Onyx: Sadly we still all dont live in the same city. Karen lives in Seattle and The_Gun and I live in San Francisco. It does make for some interesting music writing though. There are times were The_Gun gets some music ideas and records them and then we call Karen and have her listen to it on the phone. Or we lay it down on MP3 and email it to her and she then lays down the melody line and lyrics. When we have a few songs we decide to get together and record them properly.
4. MV: Your incredible track Hanged Man was featured on the Sex, Death & Eyeliner compilation and accompanying video a few years back. Did this showcase of your work help reach a lot more fans than anticipated? As a whole, how do you feel that compilations hurt or hinder artists?
The_Gun: Its hard to say to what degree the SDE video and soundtrack introduced us to new fans. However, it never hurts to be on a compilation. There are times when that may be your only chance to get introduced to new fans.
5. MV: Many people I spoke with over the last couple of years discovered your music from the Sex, Death & Eyeliner compilation and video. Many attempted to purchase The Journal of Trauma as well as your other previous work, but seemed to have difficulty finding it. Has this since been resolved? Where would be the best place to direct fans to obtain your music?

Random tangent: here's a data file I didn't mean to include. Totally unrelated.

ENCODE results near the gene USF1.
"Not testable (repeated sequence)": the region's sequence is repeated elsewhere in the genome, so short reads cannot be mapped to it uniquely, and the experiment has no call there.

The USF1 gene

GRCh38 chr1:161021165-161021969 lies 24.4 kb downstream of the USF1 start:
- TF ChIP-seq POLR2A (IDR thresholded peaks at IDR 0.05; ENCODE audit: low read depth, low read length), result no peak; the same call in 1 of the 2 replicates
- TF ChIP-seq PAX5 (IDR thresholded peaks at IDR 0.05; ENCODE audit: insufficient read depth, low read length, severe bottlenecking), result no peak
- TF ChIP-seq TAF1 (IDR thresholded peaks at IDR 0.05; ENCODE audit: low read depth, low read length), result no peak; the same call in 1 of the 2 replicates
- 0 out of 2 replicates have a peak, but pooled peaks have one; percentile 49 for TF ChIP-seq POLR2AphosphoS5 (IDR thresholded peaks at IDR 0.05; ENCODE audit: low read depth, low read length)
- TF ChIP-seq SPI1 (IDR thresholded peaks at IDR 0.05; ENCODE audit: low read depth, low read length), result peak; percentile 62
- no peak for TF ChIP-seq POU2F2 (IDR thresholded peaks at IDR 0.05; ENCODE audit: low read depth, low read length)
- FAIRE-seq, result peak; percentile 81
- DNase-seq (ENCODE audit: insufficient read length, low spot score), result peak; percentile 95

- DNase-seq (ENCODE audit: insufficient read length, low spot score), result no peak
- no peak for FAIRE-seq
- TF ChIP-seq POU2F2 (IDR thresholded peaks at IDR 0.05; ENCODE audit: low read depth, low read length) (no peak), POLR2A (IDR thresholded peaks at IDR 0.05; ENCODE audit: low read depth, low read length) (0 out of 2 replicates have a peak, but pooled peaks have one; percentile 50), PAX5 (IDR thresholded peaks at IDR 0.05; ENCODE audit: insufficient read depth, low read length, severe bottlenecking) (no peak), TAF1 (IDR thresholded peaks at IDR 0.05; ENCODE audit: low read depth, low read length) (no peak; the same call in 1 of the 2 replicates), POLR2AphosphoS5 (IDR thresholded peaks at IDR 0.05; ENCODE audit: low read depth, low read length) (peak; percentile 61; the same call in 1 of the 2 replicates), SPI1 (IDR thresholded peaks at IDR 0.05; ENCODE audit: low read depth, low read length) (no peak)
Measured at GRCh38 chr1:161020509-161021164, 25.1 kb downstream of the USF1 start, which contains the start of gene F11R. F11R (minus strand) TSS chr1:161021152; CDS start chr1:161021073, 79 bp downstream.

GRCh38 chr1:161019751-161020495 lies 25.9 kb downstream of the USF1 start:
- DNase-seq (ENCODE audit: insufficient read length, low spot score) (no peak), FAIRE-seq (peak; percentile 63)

The_Gun: Unfortunately, we have little control over how and where our CD is available. When people tell us they cant find a particular CD, we always let the label know. However, what they do with that information is up to them.
6. MV: Do you go into creating a CD with a thematic concept in mind for the entire album or do ideas evolve as you create the songs?
Karen: Generally, lyrically speaking, the concept seems to evolve as Im writing we do seem to end up with a thematic focus on each album: Journal of Trauma dealt a lot with rage at oneself and others, Fade & Sustain explored love and redemption and I think The Bitter Well is concerned with politics, society and their impact on the world and each of us as individuals.
The_Gun: We always have the name of the CD before we start writing the music, so that may or may not help influence the direction a CD takes, but we dont consciously try to take the music in a certain direction.
7. MV: How do you feel your music has progressed from the first release to the current one?
Karen: I think the music has grown tremendously. The_Guns writing has continued to progress and become more challenging. We are exploring different styles and really had a fun time playing around with varied elements on the new album.